Today we live in a fast-paced, technologically-minded world. We can contact old school friends, find out the latest news or send a picture half way around the globe all at the touch of a button. So the idea that there are still people living in a world without TV, the internet or even electricity is fairly staggering.
Yet, deep in the heart of the Amazon jungle, hundreds of miles away from skyscrapers, computers and planes, there are tribes doing just that. They iive in exactly the same way that their ancestors have for generations
The majority of the tribes that remain uncontacted in the world today are located in New Guinea and South America. Brazilis home to more uncontacted tribes than any other country in the world.
Though it’s impossible to know exactly how many tribes there are deep in the jungle, there are thought to be around 77 uncontacted tribes living in Brazil with a further 15 located in the most remote areas of Peru.
Though there are a number of groups campaigning for the rights of uncontacted tribes around the world, illegal loggers and oil companies are putting pressure on their natural habitats,. This is forcing uncontacted tribes deeper into the jungle and putting them at risk of disease and hunger.
As most of the tribes are illusive and shun contact with foreigners, you’re unlikely to spot them on an Amazon cruise. But knowing that they are still out there living off of the land and their expert knowledge to survive in the jungle can add to your experience. It can help to give you a deeper appreciation for the jungle and its inhabitants.
And though you probably won’t encounter any uncontacted tribes on your Amazon expeditions by riverboat, many tour operators do offer excursions to traditional villages in the rainforest. This gives visitors a better understanding of how the inhabitants of the jungle survive in these isolated spots.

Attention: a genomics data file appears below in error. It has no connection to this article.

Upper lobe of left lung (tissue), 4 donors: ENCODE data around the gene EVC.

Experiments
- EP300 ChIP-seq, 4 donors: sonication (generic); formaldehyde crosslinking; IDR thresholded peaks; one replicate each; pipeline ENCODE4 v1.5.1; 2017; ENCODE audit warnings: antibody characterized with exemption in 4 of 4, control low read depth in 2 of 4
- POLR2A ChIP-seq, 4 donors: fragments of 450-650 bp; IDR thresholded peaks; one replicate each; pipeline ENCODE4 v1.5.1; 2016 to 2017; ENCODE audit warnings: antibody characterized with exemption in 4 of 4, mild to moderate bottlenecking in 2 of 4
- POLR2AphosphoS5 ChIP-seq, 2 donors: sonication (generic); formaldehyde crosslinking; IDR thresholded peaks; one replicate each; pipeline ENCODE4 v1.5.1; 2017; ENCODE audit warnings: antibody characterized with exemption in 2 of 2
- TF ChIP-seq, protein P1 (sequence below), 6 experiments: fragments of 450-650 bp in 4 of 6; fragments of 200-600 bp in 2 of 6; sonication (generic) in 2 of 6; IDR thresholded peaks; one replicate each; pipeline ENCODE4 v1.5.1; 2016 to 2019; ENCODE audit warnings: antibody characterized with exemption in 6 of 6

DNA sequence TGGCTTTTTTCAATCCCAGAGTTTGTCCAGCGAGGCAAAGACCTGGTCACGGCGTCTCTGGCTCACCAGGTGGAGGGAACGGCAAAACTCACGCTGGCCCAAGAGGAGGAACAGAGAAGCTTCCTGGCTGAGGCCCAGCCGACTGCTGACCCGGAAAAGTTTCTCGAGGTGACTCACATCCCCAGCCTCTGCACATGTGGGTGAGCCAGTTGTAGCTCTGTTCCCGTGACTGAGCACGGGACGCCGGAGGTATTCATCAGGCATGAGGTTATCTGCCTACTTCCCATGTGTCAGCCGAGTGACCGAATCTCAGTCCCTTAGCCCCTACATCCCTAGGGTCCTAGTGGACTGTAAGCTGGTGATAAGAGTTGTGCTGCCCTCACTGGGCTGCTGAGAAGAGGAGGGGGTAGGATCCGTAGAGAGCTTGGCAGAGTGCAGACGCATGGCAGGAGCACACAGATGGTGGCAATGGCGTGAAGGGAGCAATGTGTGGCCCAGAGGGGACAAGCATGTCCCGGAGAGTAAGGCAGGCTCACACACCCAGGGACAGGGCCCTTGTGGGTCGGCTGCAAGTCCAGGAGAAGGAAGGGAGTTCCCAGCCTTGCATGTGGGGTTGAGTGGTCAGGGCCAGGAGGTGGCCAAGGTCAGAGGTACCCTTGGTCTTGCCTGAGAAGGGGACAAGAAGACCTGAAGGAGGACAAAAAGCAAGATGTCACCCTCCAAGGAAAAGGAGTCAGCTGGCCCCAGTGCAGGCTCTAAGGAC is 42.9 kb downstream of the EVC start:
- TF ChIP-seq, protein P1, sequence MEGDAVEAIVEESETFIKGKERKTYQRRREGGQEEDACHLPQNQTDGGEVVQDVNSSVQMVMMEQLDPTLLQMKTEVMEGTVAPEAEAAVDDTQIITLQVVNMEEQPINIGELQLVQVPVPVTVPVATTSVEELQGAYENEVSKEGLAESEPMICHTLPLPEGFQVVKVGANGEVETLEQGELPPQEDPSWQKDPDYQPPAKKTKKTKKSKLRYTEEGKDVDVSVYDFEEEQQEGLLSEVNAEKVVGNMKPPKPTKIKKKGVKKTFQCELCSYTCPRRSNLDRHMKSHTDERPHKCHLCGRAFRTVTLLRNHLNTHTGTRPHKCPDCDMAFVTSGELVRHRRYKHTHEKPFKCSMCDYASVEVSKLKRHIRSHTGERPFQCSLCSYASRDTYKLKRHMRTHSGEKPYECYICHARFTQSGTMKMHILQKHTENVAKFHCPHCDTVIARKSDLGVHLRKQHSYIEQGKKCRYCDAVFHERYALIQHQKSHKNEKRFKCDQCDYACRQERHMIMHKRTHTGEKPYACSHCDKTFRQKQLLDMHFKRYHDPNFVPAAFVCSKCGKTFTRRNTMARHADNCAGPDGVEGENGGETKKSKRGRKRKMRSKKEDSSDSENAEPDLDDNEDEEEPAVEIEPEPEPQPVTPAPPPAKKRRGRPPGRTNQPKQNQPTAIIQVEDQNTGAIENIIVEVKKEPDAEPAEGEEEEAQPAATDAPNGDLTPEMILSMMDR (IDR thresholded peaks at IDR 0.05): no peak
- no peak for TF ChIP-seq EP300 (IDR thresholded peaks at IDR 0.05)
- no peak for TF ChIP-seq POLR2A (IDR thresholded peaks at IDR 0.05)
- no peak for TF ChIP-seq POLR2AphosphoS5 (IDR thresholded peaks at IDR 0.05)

On some Amazon tours by boat trips it’s even possible to eat a traditional meal with a local community, giving visitors a figurative and literal taste of the Amazon.
Whether you’re looking out for uncontacted tribes or any of the other rare inhabitants of the jungle on an Amazon expedition cruises Brazil and Peru are both fascinating destinations for a holiday with a difference. They offer visitors a unique and unforgettable chance to see a habitat like nowhere else on earth.
Is an expert in everything South America, his passion for the region and exploring off the beaten path makes his travel writing both useful and interesting. He has written for several mainstream publications and you can read his guides on Ecuador, Peru, the Galapagos Islands and the Amazon. Andre is also an accomplished photographer and has been recognized as one of the best wildlife photographers in the region, his photos have been featured in National Geographic and other journals. As a travel agent Andre specializes in curating unique experiences, crafting tailor made itineraries and helping visitors make the best of their vacation, always putting the experience first